Cowspiracy: The Sustainability Secret is a shocking and groundbreaking feature length documentary following filmmaker Kip Andersen as he uncovers the single most destructive industry on the planet.
The controversial film had setbacks as financial backers dropped out and many organizations refused to be interviewed.
Anderson, like a majority of Americans, considered himself an environmentalist and made a heartfelt attempt to recycle and reduce waste. After some research, Anderson found out that his efforts were minimally effective when he discovered that rainforest deforestation, huge amounts of greenhouse gases and CO2 emissions, and the extinction of many species were directly linked to animal agriculture.
The film shows that you cannot be an environmentalist if you still eat fish and animals.
The documentary, which Anderson made along with Keegan Kuhn, investigates why the world’s leading environmental organizations have remained silent and unwilling to disclose the devastating environmental impact that large-scale cattle farming has on our planet. The film also investigates environmental organizations such as Greenpeace and Rainforest Action Network and their perplexing lack of initiative, or willingness, to address this pressing issue.
Looking at the links between livestock and climate change, Cowspiracy determines animal agriculture is the main cause of deforestation, pollution and water consumption.
The film suggests that despite our best efforts to minimize water consumption and reduce our waste, it is only a token gesture compared to the mass scale damage caused by animal agriculture. Despite taking measures like driving hybrid/electric cars, taking shorter showers, recycling, and using energy saving bulbs, personal changes like these will make little difference to global warming.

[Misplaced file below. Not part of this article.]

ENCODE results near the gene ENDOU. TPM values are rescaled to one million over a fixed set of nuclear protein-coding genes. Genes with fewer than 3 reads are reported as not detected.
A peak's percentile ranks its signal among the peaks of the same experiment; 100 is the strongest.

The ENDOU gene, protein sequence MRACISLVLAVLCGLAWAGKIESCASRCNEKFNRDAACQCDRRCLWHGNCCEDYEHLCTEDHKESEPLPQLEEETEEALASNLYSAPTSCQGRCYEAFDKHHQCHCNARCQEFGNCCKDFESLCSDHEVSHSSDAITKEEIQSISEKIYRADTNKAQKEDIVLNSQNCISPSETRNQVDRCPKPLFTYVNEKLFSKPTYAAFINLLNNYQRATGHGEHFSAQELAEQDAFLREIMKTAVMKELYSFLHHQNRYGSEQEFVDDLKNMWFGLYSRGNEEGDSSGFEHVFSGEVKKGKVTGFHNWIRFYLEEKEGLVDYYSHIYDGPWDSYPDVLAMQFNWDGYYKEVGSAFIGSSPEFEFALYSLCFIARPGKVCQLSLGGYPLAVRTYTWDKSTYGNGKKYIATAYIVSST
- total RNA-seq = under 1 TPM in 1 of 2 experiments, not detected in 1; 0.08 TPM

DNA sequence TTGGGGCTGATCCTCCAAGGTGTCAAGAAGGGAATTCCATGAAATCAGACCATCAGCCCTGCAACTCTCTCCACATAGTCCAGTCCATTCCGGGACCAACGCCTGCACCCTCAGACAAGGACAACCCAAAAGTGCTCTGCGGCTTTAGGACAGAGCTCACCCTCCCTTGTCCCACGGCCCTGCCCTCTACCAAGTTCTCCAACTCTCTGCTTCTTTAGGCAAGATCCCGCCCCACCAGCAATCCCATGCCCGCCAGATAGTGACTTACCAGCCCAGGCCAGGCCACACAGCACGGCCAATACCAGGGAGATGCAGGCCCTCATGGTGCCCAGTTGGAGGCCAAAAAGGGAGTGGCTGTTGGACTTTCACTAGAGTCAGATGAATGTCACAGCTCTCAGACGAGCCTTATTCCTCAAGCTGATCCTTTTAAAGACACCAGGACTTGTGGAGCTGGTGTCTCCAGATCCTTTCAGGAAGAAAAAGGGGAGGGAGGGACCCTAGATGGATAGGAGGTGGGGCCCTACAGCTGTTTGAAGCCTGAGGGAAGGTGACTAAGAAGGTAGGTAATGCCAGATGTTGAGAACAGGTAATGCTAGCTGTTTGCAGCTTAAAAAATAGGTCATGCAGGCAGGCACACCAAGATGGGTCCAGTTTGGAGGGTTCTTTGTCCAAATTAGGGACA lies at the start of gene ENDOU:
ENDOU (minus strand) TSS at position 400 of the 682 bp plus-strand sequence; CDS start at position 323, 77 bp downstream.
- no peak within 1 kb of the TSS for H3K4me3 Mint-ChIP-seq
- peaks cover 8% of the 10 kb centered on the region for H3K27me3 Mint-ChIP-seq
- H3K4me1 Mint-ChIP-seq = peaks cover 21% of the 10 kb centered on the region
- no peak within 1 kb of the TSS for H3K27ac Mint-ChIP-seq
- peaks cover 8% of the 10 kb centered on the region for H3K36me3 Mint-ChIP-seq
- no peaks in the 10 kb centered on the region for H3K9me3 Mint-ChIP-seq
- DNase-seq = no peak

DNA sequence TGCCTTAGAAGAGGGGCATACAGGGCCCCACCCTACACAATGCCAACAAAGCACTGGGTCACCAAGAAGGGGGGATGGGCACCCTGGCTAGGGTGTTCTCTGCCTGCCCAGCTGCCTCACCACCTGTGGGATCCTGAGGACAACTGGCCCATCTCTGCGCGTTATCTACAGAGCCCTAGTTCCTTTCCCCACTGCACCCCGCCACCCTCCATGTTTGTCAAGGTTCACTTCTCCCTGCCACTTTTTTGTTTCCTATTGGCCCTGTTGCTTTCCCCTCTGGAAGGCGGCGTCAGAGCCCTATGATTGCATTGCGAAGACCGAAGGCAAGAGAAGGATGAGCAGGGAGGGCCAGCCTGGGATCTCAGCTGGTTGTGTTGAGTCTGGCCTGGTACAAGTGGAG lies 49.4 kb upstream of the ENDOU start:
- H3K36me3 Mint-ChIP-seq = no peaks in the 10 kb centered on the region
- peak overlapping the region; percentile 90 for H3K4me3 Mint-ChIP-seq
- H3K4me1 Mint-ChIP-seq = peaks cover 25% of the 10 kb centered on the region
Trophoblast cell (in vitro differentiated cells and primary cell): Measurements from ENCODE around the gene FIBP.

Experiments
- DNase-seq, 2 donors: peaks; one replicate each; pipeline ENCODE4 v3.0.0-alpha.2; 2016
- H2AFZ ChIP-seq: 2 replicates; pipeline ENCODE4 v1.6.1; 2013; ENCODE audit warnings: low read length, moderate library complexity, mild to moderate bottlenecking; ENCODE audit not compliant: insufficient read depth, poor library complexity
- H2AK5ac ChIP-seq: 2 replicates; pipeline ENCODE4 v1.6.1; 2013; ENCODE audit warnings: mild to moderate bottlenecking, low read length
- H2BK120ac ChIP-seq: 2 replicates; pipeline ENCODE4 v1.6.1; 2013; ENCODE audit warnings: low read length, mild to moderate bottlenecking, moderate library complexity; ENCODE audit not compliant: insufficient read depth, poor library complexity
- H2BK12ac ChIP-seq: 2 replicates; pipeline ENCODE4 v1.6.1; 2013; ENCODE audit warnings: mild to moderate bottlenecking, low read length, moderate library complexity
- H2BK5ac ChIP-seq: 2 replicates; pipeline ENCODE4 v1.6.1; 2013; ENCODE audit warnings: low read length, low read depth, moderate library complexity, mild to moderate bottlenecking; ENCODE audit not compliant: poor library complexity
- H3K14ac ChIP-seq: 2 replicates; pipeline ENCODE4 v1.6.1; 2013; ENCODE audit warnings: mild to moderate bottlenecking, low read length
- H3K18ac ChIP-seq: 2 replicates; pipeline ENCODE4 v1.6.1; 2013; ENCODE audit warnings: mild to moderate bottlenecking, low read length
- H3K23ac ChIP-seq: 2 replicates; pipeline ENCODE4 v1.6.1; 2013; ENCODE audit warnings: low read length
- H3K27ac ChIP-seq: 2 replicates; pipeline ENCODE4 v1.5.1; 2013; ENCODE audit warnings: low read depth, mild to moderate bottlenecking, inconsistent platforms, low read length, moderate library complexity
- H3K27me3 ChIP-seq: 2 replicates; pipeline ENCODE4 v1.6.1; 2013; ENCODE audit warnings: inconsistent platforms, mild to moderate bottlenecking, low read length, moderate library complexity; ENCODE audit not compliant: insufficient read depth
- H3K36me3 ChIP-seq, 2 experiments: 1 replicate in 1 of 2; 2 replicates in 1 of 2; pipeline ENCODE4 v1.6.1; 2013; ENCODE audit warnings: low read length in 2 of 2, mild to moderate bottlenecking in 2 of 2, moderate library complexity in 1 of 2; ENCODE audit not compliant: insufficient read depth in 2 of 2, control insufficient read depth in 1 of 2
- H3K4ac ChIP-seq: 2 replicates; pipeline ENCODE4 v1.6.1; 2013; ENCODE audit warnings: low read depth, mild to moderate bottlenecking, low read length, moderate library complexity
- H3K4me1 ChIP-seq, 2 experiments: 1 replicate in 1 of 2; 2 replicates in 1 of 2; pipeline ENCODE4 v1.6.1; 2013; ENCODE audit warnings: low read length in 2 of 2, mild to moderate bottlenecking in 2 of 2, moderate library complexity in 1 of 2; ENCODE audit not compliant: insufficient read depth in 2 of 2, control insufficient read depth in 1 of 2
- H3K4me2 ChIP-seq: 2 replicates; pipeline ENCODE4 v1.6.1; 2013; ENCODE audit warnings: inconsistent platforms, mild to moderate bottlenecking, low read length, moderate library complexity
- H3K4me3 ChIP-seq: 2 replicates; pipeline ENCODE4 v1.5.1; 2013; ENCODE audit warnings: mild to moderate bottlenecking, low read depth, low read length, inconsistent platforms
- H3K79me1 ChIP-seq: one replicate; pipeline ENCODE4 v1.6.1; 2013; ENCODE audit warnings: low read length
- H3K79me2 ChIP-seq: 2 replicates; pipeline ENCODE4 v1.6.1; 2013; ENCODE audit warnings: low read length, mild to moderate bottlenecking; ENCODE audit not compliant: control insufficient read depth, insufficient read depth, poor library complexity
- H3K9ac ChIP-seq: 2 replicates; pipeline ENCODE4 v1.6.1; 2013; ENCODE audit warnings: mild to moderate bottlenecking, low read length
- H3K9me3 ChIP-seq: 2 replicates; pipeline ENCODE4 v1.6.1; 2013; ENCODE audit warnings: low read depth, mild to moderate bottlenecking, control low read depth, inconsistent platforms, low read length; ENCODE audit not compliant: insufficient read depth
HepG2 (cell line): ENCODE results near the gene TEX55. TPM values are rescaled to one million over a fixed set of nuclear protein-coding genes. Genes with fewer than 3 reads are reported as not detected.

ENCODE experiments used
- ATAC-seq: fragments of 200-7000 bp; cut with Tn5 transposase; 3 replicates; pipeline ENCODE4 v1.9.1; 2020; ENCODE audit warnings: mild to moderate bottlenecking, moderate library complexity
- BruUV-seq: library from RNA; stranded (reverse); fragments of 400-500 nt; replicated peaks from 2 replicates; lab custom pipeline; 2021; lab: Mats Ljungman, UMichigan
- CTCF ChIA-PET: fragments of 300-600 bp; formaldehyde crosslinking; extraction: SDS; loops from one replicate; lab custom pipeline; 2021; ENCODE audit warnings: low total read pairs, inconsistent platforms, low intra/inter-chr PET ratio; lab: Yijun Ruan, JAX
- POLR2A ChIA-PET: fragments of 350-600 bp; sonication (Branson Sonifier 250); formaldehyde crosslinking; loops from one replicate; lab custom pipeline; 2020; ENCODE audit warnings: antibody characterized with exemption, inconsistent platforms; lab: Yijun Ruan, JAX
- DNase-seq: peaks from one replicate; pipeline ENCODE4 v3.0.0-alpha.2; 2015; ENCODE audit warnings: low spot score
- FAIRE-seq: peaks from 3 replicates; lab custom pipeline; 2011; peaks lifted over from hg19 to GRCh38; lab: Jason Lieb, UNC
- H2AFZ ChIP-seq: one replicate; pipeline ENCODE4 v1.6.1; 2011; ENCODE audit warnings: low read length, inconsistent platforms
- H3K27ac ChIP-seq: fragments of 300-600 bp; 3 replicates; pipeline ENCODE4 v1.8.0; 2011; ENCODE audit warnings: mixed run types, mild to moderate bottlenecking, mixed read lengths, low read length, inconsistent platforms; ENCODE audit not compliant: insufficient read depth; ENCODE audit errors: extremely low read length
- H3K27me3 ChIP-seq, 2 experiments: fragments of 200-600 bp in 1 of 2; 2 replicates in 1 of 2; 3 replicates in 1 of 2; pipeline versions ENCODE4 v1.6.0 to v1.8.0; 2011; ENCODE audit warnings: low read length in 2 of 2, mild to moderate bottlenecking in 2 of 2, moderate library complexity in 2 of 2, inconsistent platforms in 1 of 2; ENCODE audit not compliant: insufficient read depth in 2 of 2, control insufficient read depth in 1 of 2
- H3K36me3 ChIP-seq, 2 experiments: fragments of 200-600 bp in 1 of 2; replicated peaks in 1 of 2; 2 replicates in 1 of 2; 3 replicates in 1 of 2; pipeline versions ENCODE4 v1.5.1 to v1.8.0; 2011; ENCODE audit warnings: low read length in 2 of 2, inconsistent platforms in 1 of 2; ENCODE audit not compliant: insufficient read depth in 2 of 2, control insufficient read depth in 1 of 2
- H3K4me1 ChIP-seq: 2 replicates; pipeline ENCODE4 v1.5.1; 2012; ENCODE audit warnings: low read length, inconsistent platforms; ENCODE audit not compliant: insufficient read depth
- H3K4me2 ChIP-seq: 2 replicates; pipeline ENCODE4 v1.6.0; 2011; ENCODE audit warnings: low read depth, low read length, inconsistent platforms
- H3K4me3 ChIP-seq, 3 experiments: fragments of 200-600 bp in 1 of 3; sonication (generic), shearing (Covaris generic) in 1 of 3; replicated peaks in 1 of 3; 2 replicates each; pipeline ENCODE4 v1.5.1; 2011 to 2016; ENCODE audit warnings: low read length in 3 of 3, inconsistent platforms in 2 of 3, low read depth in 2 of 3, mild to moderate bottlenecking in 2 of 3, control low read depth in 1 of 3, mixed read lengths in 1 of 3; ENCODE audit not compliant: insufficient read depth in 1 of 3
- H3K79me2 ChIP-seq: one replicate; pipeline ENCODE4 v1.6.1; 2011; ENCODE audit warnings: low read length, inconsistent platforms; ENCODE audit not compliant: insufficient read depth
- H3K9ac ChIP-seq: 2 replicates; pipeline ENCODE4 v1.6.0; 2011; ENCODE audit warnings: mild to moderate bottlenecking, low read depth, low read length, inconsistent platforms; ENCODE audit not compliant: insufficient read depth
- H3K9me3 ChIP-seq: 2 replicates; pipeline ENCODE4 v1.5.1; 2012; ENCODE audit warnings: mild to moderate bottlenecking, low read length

The documentary also points out that protection for expanded areas of the ocean will not protect our ocean animals, nor will keeping lumber operations out of the Amazon save the rainforest. There is also suggestion that growing food organically, even on a commercial scale, does not offer protection for the land.
Anderson explains that the leading cause of “dead zones” in the oceans are due to the huge amount of pollution caused by factory farms and the chemically produced feed crops that the animals consume.
One of the most shocking things that Anderson came across was the new implementation of ag-gag laws which are being put in place to censor whistleblowers, investigators and journalists from exposing abusive practices in slaughter houses and factory farms.
Ultimately, Cowspiracy looks at ways forward for the growing population on earth to find ways of implementing global sustainability.
Charles Phillip Valerio, an animal activist explains:
- “I feel that due to the name ‘Cowspiracy’ many people are unwilling to watch it as they feel it is about the suffering taking place in factory farms. People forget the full title which is Cowspiracy: The Sustainable Secret and that’s what it’s about, sustainability. Some vegans as well as non-vegans will not watch it just because of the name.”
- Many people cannot bear to watch animals suffer and they do not want to consider opening themselves to feel and empathize on top of the uncomfortable idea of changing their dietary habits.
- Cowspiracy, is different to other documentaries, such as Earthlings, as it is not necessarily concentrated on animal ethics. It is on the sustainability of our planet and climate change, which people can connect to without feeling uncomfortable and emotionally disturbed, so it bridges a gap to veganism even though it may not necessarily be a vegan documentary.